Project Brief & FAQs

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Project Brief

Cowpea (Vigna unguiculata L. Walp) is considered the most important food grain legume in the dry savannas of tropical Africa, where it is grown on more than 12.8 million hectares of land. It is rich in quality protein and has energy content almost equivalent to that of cereal grains, is a good source of quality fodder for livestock and also provides cash income. Nearly 200 million people in Africa consume the crop.  Many biotic and abiotic factors greatly reduce cowpea productivity in the traditional African farming systems. Among these constraints is the pod borer, Maruca vitrata, which perennially damages cowpea pods on farmers’ fields. Efforts are under way to develop improved varieties of cowpea that can withstand such stresses, and enhance farmers’ grain and fodder production. As a part of this effort, AATF is collaborating in a public/private sector partnership project to promote technological interventions that will optimise cowpea productivity and utilisation in Sub-Saharan Africa.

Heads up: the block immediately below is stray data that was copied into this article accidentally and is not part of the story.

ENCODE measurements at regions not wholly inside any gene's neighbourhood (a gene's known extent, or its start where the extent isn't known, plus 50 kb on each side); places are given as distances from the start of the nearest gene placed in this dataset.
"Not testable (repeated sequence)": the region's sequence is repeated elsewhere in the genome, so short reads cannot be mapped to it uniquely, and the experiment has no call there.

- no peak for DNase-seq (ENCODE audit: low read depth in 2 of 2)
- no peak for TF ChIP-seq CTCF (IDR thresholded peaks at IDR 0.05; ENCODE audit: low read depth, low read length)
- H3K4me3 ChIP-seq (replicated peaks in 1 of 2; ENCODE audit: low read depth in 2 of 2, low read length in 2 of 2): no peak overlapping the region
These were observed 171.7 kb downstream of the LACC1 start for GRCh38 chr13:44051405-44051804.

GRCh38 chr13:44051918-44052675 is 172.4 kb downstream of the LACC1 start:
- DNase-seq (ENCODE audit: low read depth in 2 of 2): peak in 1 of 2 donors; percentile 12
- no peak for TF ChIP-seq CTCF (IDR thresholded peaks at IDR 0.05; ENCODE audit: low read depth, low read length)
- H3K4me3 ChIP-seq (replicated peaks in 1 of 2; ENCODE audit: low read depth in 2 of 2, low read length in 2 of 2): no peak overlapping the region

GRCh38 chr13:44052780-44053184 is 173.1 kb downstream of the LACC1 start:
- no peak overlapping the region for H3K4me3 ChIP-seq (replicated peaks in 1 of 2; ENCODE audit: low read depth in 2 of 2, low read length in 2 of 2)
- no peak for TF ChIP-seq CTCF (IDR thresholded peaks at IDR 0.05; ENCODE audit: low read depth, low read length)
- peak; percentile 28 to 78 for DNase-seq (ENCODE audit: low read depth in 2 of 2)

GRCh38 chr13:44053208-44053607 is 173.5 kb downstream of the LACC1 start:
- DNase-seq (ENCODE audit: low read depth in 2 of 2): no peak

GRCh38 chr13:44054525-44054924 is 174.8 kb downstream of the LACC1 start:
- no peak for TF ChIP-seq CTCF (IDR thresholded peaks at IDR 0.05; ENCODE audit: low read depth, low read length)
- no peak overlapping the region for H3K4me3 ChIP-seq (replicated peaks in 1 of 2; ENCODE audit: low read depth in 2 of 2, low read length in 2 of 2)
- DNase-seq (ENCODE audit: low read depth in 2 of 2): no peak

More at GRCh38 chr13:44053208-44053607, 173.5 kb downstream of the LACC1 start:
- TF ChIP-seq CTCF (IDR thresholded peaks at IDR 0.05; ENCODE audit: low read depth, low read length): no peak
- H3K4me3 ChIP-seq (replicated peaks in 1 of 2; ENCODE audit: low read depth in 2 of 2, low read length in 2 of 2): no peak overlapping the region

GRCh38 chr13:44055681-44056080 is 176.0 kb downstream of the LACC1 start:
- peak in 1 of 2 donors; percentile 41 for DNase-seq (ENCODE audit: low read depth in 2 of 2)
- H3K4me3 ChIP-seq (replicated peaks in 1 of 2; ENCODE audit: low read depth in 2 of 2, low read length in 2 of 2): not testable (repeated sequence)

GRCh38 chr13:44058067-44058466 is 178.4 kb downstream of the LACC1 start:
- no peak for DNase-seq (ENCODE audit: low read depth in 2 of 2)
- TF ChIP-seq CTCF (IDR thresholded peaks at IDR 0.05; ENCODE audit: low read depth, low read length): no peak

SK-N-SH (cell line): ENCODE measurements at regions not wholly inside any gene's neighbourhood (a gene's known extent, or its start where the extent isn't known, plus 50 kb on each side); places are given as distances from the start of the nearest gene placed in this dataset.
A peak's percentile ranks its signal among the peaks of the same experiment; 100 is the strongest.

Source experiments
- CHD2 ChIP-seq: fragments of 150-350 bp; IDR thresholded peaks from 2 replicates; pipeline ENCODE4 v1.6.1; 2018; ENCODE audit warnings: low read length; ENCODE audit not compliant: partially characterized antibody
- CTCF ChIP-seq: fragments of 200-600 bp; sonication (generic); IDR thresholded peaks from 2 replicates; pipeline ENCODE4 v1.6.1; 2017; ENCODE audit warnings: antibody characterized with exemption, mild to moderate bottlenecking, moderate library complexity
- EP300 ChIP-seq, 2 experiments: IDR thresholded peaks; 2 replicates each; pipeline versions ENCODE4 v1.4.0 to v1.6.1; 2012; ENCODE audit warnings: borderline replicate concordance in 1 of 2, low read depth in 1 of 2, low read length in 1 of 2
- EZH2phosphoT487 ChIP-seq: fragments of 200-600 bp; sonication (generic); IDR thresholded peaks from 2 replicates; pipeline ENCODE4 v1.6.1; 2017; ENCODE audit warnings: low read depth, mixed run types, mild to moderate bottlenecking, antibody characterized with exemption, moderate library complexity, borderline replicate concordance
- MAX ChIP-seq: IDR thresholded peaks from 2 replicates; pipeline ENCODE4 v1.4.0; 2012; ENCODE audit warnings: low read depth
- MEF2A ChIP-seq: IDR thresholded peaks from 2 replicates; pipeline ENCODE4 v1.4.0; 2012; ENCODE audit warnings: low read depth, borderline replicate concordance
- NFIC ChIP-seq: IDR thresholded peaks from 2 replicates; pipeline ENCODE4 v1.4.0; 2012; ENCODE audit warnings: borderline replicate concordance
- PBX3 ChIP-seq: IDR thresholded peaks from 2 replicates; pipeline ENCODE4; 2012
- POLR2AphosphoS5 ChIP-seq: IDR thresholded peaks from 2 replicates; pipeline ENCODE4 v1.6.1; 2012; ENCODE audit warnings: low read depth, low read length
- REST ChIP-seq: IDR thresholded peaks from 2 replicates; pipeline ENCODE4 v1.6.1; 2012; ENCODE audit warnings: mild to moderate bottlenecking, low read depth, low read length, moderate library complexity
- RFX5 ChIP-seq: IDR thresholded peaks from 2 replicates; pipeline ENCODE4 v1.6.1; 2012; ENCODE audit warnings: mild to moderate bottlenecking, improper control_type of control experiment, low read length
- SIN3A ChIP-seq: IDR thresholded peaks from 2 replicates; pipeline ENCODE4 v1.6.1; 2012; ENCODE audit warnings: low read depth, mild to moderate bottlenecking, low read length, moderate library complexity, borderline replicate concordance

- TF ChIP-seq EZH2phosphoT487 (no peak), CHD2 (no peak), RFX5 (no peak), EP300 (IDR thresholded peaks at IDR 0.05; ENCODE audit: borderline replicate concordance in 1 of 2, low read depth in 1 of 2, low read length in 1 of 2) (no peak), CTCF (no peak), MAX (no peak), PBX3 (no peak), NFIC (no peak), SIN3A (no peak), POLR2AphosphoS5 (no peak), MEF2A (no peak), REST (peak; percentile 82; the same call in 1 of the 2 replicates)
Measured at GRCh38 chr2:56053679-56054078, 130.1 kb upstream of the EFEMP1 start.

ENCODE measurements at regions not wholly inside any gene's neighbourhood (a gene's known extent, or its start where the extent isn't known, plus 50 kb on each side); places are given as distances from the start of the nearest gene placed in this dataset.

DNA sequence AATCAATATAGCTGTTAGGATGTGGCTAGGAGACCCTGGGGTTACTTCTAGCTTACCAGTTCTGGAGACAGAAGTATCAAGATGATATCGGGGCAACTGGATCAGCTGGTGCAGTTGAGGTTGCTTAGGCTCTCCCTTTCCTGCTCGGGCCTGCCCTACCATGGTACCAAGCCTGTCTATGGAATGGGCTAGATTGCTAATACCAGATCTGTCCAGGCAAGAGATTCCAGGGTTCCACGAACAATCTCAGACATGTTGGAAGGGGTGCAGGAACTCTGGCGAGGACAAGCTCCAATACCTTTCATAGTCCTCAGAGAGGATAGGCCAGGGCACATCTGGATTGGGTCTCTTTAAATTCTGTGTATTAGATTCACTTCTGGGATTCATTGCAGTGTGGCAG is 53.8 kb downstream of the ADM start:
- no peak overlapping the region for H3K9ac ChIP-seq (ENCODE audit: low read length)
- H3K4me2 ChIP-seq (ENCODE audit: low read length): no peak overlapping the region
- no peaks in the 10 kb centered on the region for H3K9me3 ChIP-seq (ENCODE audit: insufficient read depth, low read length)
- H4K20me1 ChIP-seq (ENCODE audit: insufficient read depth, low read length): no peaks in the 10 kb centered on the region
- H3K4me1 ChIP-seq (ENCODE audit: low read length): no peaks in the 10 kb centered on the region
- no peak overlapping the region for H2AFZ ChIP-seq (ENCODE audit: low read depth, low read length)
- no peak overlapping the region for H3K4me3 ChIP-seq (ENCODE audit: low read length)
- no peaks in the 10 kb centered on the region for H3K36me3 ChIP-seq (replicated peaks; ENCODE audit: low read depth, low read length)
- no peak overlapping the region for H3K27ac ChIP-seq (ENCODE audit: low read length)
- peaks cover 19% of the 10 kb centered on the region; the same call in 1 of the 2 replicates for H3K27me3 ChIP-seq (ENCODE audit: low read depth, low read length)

Cowpea productivity improvement project FAQ

Why do we need Maruca-resistant cowpea?
Farmers in west Africa have identified Maruca insects as major problems in cowpea production. The damage caused by Maruca to cowpea plants reduces the size and quality of the cowpea harvest. Conventional insecticides can be used to control this pest, but they are expensive, their availability to farmers is limited, and due to inadequate training in their use, often lead to unintended human safety impacts. The deployment of a transgenic cowpea product that is capable of protecting itself from attack by Maruca will make it easier and cheaper for farmers to produce cowpeas in areas where this pest is a problem. Download pdf

Cowpea Confined field trials FAQ

What are confined field trials and why are they needed?
Confined field trials (CFT) are field experiments carried out to evaluate the performance of genetically modified (GM) plants. They are an essential step for technology assessment and development. CFTs are carried out under stringent terms and conditions that confine the experimental material. They are similar to field experiments done for conventional breeding, but plant material and genes are confined to a limited area. Download pdf

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